In line with our mission of providing the industry with insights to promote better media planning and increased advertising returns, the Publisher Research Council (PRC) has developed a presentation on Food & Grocery Retailing drawn from the Publisher Audience Measurement Survey (PAMS). It explains the innovative thinking behind the sampling that was utilised in this survey, before focussing attention on the key issues that retailers face.
Renowned media consultant Britta Reid took a deep dive into the data; here are some of her findings.
The PRC has released a presentation on Food & Grocery Retailing Insights drawn from its Publisher Audience Measurement Survey (PAMS) 2019. The sample of 15 250 respondents, weighted to the population of 41 874 000 adults (age 15+) makes it the largest national survey of retail and brand data in South Africa. The fieldwork was carried out between 1 August 2019 – 4 December 2019.
Whilst Covid – 19 may have prompted many shoppers to choose close and safe stores, the move to alert level one is likely to see habits begin to normalise.
A number of innovations have been introduced to improve the representivity of the survey. The starting point is that South Africa is the most inequitable country in the world based on the Gini Index, Palma ratio and every other measure of income inequality.
The presentation makes the point that advertisers seek to address those consumers with enough income to afford their brands. Inevitably this thinking informs the survey sampling, as it has for all media currency surveys (PAMS, BRC RAMS and BRC TAMS) which are disproportionally weighted to metropolitan and urban areas.
Thus, whilst all 233 municipalities were sampled, the sample was disproportionally upweighted to the metropolitan areas. In addition, the sample frame included income weighting by using the Neighbourhood Lifestyle Index (NLI) developed by demographers GeoTerraImage (GTI). It is the first local media survey ever to do so.
Keeping up with changing purchasing habits
The starting point for the FMCG category of PAMS was to identify those people within the household, who are wholly or partly responsible for the day-to-day purchases of the household. With the “tradwife” role a thing of the past, the movement to metropolitan areas and the growth of single person households, 68% of adults (28,3 million) now claim to bear at least some responsibility for household purchases. Up from 64% in PAMS 2017, this suggests that retailers need to reach a broader and increasingly diverse audience.
Given the high proportion of adults involved in household purchases, there is a broad correlation with the profile of the population, but skews towards the 35+, female and married/living together segments are evident.
The report highlights that FMCG retailing is the most ferociously competitive category in the marketplace. Shoppers may have some loyalty based on location, but generally shop at multiple chains and stores, as the growth of reward programmes indicate.
Share of expenditure counts
As a result of this promiscuity, retailers must fight to maximise their share of the household grocery expenditure. The metric that matters is the biggest slice of households’ monthly grocery expenditure, not the number or frequency of visits to a store. Unlike AMPS and MAPS, the PAMS retail questions determine share of spend, asking a few easy to answer, but trenchant questions.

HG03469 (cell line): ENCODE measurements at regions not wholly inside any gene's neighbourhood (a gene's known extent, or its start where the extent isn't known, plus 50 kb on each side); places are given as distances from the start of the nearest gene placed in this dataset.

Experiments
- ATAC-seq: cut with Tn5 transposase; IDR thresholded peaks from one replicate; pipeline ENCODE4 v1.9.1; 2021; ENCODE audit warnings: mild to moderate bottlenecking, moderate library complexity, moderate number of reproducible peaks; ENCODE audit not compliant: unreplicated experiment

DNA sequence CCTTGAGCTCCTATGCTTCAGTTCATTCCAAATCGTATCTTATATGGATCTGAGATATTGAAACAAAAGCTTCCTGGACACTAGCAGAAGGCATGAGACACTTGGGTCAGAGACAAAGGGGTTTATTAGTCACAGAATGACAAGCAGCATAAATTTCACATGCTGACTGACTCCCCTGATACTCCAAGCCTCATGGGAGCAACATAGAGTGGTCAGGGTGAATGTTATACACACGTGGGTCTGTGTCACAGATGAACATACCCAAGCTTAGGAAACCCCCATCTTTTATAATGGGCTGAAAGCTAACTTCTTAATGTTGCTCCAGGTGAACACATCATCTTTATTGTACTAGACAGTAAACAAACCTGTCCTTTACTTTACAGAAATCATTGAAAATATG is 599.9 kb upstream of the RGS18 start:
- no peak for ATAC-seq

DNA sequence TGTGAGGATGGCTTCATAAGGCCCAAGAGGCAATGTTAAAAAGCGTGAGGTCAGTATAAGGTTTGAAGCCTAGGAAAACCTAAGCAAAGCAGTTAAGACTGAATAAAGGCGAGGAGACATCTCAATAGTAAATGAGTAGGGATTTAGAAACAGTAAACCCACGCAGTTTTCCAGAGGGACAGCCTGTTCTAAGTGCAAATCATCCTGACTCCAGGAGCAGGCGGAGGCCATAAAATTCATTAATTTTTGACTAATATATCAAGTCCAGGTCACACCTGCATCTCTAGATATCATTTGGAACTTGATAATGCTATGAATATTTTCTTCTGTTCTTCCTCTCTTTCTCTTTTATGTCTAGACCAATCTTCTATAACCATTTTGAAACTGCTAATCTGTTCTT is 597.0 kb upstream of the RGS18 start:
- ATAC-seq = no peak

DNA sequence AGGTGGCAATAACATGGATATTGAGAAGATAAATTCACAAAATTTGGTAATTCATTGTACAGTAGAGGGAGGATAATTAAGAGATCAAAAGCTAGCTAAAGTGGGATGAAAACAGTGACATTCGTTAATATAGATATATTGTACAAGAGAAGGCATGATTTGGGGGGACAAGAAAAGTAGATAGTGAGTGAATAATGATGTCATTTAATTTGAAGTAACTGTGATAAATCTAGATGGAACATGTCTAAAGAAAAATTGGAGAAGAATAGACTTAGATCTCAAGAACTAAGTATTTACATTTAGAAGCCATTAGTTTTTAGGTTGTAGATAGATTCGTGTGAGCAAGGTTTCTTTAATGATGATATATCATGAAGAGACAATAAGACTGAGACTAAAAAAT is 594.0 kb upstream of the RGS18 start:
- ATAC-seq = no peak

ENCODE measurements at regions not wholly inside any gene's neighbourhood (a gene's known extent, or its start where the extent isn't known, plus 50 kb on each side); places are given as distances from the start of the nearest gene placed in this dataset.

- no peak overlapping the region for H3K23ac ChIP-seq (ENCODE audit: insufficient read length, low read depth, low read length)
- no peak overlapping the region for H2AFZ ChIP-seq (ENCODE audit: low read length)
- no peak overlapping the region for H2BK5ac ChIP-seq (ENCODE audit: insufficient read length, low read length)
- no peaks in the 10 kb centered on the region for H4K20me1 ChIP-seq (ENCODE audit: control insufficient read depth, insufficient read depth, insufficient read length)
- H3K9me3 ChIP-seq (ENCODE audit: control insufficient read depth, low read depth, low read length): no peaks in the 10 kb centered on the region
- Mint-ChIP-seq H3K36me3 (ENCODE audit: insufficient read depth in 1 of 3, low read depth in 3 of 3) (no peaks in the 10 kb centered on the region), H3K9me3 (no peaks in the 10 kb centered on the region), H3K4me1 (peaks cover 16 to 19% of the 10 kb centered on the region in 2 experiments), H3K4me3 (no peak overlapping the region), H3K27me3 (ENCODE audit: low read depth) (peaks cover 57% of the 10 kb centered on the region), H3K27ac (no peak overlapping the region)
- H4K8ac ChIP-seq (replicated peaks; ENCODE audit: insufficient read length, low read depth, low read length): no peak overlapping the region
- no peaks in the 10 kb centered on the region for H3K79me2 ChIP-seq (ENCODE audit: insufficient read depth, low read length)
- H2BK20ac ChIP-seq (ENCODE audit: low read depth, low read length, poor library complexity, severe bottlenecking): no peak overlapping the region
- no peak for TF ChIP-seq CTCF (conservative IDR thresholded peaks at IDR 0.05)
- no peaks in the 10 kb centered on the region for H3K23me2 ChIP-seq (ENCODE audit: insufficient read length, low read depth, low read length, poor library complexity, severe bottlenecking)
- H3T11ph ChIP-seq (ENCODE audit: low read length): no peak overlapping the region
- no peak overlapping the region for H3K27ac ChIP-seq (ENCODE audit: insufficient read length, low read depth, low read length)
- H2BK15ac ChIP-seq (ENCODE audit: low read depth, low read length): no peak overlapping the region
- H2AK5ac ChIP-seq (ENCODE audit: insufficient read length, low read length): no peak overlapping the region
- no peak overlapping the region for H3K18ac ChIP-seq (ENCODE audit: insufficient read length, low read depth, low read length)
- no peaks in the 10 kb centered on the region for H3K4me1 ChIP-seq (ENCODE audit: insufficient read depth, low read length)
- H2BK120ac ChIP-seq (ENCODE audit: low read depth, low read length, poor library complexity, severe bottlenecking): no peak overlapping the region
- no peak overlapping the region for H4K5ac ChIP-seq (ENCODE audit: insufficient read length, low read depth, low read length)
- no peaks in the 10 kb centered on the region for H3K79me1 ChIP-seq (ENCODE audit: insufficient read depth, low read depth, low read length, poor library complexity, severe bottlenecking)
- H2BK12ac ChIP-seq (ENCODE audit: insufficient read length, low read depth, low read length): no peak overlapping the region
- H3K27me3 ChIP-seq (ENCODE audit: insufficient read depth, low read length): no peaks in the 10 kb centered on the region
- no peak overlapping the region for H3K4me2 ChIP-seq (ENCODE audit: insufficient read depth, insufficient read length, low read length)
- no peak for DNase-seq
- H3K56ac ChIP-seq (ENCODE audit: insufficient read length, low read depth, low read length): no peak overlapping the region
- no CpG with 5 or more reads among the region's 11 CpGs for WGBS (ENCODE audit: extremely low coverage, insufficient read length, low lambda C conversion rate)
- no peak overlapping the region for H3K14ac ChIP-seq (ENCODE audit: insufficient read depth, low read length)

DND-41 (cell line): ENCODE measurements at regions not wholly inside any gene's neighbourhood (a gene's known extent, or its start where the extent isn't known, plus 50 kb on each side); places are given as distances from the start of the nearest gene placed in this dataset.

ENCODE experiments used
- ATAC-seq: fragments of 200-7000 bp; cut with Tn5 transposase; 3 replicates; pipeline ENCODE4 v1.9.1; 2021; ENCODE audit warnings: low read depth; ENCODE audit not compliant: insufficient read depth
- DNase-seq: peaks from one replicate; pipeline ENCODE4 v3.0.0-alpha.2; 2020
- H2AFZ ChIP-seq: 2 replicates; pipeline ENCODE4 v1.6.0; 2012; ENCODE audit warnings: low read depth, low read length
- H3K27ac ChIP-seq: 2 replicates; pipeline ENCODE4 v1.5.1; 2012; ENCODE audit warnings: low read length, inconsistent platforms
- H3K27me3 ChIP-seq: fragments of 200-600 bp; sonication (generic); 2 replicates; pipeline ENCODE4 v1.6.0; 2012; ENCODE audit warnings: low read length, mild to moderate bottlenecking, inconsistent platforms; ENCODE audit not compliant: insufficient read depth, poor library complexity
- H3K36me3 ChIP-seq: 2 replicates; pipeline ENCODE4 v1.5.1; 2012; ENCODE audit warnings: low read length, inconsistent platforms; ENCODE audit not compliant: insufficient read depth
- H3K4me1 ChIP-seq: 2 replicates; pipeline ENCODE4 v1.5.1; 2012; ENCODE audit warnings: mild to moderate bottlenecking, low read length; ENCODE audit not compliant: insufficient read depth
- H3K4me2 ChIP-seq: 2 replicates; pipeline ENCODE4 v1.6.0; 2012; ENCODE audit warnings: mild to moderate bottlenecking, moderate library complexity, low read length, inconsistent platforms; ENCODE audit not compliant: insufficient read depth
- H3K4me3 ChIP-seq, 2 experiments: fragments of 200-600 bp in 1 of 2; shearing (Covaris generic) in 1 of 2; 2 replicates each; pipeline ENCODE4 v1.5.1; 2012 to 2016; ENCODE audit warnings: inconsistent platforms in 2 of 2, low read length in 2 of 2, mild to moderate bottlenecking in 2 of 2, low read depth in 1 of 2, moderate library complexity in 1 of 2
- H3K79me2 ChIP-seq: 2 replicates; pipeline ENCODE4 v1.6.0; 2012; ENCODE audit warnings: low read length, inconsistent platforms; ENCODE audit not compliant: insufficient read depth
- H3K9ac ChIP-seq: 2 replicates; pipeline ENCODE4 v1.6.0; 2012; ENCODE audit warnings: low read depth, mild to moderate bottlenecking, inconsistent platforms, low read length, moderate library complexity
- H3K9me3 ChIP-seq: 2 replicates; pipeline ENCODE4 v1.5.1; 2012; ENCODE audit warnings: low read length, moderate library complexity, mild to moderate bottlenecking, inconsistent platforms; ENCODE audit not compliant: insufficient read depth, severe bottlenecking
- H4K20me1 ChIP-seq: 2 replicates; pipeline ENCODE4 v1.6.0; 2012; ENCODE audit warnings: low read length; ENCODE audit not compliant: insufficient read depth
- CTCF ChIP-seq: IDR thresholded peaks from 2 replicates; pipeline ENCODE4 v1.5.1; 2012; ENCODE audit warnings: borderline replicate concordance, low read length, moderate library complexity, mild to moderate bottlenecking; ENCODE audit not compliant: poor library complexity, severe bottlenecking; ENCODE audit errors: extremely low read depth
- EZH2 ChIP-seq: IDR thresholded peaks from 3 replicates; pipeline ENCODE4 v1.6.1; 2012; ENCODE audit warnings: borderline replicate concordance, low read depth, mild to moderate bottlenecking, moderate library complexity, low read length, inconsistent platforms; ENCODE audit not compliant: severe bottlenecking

Beginning with the question “at which ONE food and grocery store do you estimate that you spend the MOST money?”, the questions move through to second and third most money.
The responses show a large overlap, with purchasers on average, shopping at 2.7 of the chains. Nine out of ten shoppers patronise the “Big 3”: Shoprite (68%) takes pole position, with Pick n Pay (45%) in second place, slightly ahead of Spar (43%). Exclusive shopping with these chains mirrors this, with 6.7 million purchasers dedicated to Shoprite, 2.3 million favouring Pick n Pay and 2.1 million Spar. At the other end of the scale ,2.6 million spread their custom between all three chains.
Using the SEM prism, the store profiles become clear: Woolworths is heavily skewed towards SEM 9 and 10, whilst Boxer is skewed to SEM 1- 5. Pick n Pay leans towards SEM 7 -10, whilst the Shoprite and Spar profiles are more widely dispersed. The former spans SEM 2-7, whilst the latter does have a slight upper end skew.
Advertising pamphlets, leaflets or inserts
All three chains offer loyalty programmes, making product, pricing and loss leaders important once again. Advertising pamphlets, leaflets or inserts play a significant role in conveying this information: 61 % of household shoppers use them to compare prices, whilst over half (53 %) use them to plan their shopping.
A third say that they glance or page through to see if anything interests them, whilst an equal proportion buy products as a direct result of seeing them in these advertising formats.
Focus on the important shoppers
The presentation augments the data drawn from PAMs with additional information. The first from SCS picks up on the importance of purchaser value, the report shows that SEM 9 and 10 shoppers are almost 2.7 times more valuable than SEM 6 – 8 ones, who are in turn 2.4 times more valuable than SEM 1 – 5.
Further underscoring the value of the higher SEM groups, data drawn from the PRC Brands 2018 report which demonstrates that SEM Supergroup 5 buys 23% more brands than the national average of 136. SEM Supergroup 4 exceeds this by 13%. A heat map of heavy product usage by SEM shows the wealth of information available in this survey.
Click here to download the report with ‘nickable’ slides.